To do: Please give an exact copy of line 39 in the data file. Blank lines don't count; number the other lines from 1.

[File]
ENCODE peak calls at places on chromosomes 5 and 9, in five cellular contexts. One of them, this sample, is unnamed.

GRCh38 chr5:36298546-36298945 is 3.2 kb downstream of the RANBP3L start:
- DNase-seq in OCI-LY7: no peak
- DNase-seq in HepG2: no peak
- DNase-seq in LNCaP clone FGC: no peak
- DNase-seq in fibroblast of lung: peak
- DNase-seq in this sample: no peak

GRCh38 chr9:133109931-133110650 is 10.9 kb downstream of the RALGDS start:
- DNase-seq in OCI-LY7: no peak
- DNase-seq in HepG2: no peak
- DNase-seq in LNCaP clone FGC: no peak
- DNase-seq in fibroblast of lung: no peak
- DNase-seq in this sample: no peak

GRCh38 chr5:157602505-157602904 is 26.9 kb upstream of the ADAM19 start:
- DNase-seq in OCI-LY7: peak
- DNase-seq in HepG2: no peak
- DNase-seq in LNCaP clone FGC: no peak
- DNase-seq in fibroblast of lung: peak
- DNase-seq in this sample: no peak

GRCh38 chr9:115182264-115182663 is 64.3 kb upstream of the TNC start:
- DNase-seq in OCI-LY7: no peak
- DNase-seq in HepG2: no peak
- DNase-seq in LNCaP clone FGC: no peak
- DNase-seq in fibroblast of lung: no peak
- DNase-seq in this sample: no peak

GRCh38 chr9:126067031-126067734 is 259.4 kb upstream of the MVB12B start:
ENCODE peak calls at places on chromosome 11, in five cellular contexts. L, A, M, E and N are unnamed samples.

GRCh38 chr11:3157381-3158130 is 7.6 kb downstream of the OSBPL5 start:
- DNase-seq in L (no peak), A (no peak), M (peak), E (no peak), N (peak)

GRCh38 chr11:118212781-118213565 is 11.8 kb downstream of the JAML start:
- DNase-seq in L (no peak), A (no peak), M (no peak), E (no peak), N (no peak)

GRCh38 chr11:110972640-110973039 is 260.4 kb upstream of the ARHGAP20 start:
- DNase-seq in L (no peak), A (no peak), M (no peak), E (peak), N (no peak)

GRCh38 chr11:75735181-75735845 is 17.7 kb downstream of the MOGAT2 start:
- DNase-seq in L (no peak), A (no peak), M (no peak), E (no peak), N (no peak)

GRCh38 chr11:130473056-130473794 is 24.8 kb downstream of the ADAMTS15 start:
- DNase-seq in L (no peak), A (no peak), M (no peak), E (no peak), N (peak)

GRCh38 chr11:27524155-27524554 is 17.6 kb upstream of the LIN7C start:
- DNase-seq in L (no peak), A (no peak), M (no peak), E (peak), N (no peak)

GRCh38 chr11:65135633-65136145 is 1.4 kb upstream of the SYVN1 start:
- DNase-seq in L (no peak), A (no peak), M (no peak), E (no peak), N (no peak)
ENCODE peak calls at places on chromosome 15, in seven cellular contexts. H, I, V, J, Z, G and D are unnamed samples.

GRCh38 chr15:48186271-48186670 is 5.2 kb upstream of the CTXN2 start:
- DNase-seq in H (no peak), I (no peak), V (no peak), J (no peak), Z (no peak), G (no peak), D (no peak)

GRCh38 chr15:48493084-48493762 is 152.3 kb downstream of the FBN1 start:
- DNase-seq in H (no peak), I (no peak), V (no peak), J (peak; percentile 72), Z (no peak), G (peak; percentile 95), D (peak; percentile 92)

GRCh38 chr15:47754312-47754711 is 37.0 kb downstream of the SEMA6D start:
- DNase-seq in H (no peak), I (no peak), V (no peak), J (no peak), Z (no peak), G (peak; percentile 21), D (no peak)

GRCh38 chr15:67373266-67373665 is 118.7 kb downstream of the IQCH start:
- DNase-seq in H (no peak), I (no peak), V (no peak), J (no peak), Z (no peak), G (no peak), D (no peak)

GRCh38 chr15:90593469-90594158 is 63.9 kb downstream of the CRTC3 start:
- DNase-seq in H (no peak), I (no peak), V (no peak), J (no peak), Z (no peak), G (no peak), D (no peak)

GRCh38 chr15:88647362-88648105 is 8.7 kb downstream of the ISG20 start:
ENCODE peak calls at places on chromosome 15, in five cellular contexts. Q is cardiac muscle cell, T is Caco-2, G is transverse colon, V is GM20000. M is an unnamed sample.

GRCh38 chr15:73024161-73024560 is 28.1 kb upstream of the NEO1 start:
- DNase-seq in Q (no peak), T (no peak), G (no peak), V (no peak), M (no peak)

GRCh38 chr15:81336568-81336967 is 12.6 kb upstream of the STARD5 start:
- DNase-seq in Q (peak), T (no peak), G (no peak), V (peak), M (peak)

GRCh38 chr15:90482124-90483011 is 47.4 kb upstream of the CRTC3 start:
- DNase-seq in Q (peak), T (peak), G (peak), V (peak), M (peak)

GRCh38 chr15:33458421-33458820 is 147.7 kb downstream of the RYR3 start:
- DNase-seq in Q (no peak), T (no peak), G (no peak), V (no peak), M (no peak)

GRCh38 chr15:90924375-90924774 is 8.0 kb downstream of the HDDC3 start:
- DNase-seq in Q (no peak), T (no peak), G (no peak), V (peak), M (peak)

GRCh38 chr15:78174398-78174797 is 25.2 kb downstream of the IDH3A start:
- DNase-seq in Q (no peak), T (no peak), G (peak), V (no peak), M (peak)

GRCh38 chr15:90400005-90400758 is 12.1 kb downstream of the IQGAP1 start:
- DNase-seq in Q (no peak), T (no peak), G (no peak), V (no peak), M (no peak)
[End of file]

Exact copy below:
- DNase-seq in L (no peak), A (no peak), M (no peak), E (peak), N (no peak)